Tap Preservation Awards

The annual Tap Preservation Award is given to an outstanding individual or organization in the field,

for the superior advancement of tap dance through presentation and preservation.


 

 

 

PHOTO

SOON!

2015 - Leticia Jay

 

Place of Birth: Jenkins, Texas

Leticia Jay, East Indian/primitive dancer and producer of tap dance who helped to revive the tap renaissance of the 1980s, began her study of dance through Ned Wayburn's home-study course, which brought the eclectic delight of theatrical dances-- ballet, acrobatics, tap, and East Indian dance forms-- to young aspirants nationwide, in the early decades of the twentieth century. At the age of fifteen, Jay had opened her school of dance. In 1935, she moved to Kansas City, Missouri, where she joined the Dance Masters of America Professional Caravan organization. "They did a great deal, on the white side, to keep tap dancing alive over the years," Jay recalled. "On the black side, well, many of the dancers just kept on dancing." Jay was not a tap dancer but a dancer whose style was influenced by the pioneering modern dancer Ruth St. Denis. "I saw Miss Ruth in Texas and was very much influenced by her solos," said Jay. "She gave me six one-hour lessons once, during an early tour in Texas. She was fifty-eight at the time, but was still the epitome of grace and beauty."

Jay continued her career in burlesque, appearing in fashionable supper clubs in Chicago, Washington, and New York. "Burlesque was very different then. It was not the extreme vulgarity we know today. And it taught you to communicate with the audience." In 1939, the Jay came to the East coast for the first time. Vaudeville theaters then were elegant, like the European clubs. Jay appeared with Sally Rand and in the Mike Todd in the New York production of Star and Garter, which opened at the Music Box Theater in 1942. "We danced on the same stage as Bobby Short and Gypsy Rose Lee," she remembered. Duke Ellington and Billy Strayhorn composed "Strange Feeling" for her specialty act. Her solo work was characterized by its quasi-oriental styling-- fast turns, back bends, high kicks, and graceful veil work. "Duke Ellington said I was the most graceful dancer he had ever worked with."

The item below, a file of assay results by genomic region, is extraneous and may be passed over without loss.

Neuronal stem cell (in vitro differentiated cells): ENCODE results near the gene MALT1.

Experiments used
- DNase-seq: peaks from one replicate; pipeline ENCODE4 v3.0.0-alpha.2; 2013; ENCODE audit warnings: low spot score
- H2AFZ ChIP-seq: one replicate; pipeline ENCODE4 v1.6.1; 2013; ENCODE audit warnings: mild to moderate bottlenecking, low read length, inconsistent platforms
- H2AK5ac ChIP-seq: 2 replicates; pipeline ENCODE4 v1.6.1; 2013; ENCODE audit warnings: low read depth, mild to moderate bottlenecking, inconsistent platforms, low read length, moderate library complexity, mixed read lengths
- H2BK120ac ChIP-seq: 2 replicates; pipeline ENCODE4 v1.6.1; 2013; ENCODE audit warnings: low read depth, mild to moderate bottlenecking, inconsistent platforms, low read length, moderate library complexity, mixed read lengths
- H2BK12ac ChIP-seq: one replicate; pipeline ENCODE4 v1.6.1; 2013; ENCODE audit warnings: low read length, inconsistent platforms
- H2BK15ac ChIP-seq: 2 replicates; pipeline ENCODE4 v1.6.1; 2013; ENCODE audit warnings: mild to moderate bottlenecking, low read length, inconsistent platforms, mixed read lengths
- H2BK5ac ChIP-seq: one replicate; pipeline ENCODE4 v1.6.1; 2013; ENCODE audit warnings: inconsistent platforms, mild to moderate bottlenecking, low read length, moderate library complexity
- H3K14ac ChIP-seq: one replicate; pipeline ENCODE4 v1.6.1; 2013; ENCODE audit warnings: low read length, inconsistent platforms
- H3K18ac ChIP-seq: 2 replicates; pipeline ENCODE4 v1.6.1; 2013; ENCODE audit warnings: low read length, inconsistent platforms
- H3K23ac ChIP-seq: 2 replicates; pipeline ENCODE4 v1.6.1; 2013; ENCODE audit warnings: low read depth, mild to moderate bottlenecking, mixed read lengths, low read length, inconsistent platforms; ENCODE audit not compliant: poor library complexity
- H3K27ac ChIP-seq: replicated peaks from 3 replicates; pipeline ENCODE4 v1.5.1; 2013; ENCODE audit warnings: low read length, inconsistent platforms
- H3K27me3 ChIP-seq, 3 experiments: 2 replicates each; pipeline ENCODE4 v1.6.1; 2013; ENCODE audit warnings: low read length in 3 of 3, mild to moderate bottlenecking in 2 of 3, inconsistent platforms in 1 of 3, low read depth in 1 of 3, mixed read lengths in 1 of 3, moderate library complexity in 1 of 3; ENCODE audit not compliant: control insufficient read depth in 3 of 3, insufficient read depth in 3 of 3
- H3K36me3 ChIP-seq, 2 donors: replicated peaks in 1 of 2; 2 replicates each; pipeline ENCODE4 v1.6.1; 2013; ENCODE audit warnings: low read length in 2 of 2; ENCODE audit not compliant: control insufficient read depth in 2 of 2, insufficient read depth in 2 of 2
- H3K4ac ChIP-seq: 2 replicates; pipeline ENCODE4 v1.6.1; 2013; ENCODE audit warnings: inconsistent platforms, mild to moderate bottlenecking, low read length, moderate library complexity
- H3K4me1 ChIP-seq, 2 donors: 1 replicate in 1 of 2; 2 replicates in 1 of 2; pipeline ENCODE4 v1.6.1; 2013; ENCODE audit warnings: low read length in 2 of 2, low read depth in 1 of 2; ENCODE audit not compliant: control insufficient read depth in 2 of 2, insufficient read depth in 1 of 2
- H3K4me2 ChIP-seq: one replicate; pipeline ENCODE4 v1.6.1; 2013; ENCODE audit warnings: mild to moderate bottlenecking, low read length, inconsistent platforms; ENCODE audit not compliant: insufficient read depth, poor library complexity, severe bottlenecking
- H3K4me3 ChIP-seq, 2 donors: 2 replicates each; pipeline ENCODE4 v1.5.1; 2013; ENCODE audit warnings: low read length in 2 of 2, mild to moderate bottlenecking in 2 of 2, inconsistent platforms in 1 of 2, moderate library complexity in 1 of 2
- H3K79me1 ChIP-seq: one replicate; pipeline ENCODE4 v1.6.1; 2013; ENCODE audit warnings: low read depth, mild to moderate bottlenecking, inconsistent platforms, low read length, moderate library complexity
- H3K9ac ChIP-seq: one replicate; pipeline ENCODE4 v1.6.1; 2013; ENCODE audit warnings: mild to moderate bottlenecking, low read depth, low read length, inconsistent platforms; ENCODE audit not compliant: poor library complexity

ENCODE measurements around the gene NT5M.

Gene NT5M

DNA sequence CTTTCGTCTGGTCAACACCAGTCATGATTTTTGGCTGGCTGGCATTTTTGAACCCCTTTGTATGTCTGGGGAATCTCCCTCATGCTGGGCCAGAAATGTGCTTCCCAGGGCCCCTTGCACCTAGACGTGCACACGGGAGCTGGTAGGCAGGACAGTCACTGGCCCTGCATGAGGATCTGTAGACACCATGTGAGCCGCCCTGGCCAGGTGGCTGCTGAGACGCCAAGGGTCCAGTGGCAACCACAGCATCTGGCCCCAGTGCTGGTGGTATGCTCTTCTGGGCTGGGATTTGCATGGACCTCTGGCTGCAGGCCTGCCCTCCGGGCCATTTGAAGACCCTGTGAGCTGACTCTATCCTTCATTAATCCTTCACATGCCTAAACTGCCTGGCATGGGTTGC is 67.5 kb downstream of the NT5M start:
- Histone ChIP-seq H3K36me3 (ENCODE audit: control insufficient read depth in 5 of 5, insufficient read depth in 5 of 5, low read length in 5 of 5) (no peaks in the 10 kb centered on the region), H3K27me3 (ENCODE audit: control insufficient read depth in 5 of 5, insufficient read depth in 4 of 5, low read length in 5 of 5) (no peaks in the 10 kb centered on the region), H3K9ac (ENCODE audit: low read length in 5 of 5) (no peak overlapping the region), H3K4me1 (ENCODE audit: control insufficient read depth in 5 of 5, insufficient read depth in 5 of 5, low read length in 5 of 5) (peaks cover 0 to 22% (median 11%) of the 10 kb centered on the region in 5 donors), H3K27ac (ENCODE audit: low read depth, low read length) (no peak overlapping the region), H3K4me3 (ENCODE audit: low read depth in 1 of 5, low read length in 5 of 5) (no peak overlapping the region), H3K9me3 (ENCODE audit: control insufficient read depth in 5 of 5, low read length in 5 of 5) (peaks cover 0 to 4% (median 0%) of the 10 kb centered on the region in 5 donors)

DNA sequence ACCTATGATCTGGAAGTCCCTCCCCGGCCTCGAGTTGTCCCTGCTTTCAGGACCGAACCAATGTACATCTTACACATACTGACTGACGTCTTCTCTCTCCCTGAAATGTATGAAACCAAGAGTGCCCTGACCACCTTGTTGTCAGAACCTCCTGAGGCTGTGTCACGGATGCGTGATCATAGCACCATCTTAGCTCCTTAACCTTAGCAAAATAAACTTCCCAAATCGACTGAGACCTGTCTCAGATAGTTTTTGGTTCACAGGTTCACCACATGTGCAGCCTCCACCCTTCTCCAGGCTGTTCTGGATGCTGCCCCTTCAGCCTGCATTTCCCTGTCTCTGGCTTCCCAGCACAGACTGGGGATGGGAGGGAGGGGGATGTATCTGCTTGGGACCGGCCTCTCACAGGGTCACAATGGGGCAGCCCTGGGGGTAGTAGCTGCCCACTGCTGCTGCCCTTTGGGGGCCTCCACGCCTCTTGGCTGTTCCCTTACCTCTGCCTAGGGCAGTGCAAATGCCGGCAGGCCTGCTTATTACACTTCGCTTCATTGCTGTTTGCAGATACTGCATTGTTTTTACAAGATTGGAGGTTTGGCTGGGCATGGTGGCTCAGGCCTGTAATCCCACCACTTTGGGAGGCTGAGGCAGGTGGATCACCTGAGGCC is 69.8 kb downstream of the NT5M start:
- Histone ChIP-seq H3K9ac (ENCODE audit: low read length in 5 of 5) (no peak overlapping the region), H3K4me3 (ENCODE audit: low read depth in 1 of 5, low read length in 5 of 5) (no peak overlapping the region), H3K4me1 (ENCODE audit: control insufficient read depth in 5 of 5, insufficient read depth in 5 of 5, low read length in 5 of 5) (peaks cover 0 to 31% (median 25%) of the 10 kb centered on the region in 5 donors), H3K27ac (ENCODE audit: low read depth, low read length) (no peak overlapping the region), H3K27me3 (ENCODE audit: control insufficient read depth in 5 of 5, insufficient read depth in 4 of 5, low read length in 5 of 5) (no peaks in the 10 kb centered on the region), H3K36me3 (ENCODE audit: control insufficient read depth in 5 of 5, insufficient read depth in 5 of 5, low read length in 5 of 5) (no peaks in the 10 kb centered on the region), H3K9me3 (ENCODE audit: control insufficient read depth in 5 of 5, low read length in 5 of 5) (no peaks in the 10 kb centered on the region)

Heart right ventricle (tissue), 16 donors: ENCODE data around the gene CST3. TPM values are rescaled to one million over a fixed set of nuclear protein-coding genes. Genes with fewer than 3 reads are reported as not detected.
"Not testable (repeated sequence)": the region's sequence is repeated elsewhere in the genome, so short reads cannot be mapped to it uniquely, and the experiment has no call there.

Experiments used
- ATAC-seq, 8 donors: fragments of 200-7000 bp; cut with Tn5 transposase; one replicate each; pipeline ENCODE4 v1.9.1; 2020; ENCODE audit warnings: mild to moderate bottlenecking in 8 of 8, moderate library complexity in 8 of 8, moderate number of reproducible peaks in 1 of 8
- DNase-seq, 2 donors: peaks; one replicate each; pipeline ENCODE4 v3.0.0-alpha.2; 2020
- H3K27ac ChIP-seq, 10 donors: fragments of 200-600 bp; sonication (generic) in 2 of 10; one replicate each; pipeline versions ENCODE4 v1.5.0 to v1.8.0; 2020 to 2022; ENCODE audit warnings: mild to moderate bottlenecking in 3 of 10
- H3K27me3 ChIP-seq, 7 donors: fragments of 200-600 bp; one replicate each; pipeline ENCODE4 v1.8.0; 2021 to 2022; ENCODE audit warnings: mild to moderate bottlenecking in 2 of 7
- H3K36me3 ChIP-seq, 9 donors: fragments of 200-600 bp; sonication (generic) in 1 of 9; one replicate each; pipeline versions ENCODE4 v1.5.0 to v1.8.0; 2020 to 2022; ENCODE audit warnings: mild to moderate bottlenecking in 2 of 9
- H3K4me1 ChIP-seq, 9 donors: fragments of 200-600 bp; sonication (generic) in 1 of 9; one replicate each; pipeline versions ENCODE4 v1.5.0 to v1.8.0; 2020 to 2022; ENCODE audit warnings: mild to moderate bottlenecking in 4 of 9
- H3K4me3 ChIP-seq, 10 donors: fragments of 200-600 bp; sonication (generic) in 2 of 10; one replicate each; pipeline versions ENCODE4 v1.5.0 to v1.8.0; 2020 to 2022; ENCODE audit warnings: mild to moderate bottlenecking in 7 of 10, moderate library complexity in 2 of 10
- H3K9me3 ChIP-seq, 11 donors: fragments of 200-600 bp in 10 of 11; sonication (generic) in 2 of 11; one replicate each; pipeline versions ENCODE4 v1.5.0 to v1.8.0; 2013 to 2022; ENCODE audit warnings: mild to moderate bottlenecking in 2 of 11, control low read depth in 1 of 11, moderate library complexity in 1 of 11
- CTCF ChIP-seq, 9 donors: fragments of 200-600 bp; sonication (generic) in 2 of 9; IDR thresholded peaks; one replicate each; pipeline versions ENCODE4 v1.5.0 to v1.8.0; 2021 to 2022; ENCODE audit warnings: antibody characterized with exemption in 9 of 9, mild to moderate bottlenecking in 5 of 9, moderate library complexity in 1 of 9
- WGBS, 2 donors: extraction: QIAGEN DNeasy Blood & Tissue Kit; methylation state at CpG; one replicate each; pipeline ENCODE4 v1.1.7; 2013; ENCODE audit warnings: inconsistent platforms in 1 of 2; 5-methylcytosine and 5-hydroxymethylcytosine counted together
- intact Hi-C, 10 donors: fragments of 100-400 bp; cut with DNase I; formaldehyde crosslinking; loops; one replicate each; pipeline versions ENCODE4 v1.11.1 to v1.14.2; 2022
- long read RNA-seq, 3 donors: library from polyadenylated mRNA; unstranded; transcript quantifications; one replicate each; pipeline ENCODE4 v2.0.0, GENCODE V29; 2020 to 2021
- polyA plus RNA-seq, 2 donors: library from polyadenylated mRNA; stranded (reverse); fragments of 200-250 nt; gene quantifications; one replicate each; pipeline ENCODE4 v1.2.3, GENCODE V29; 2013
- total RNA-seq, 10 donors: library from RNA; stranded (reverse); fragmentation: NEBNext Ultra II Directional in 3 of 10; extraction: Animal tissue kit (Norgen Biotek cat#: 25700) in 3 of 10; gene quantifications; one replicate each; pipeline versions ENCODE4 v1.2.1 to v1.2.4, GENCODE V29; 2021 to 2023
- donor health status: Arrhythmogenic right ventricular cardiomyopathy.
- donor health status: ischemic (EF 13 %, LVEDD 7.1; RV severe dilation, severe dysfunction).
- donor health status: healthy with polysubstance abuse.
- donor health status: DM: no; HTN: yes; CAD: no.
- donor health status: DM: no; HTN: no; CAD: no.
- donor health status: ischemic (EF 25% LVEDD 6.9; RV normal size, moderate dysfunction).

In the 1960s, Jay worked to resurrect the great tap performers who she had watched through her own career. "There were so many old dancers around and what a wonderful art form." Many of the dancers were getting on, but as long as you can walk, you can do a reasonable tap dance. In 1963, she wrote an article in Dance Magazine titled "The Wonderful Old Time Hoofers at Newport" that reviewed the participation of Cholly Atkins, Ernest Brown, Honi Coles, Charles Cook, Chuck Green and Pete Nugent at the 1963 Newport Jazz Festival. Jay was among the first writers (well before jazz historians Marshall and Jean Stearns), in a major dance publication, to distinguish (black) rhythm tap from ballet-modern-jazz tap, and to proclaim tap dancing (both traditions) as an American vernacular dance form. "This music, this dance, is in America's bones-- and makes one ponder why tap dancing, one of our two really indigenous forms of dance (jazz is the other), is so seldom seen today, why so few young dancers are trained in this, our character dance of the American heritage," she wrote.

In 1969, Jay produced her first production, Tap Happenings, with hoofer Chuck Green, at the midtown Bert Wheeler Theater. She took the production downtown, to the 13th Street Theater, as The Hoofers: A Tap Extravaganza. Both productions spurred a new generation of interest in tap dancing among audiences and dancers of all ages. 

(Constance Valis Hill, Tap Dancing America, A Cultural History (2010); Jill Silverman, "Hoofers are on Tap in a Movie Premier," New York Times (January 31, 1982, p. 60I)]

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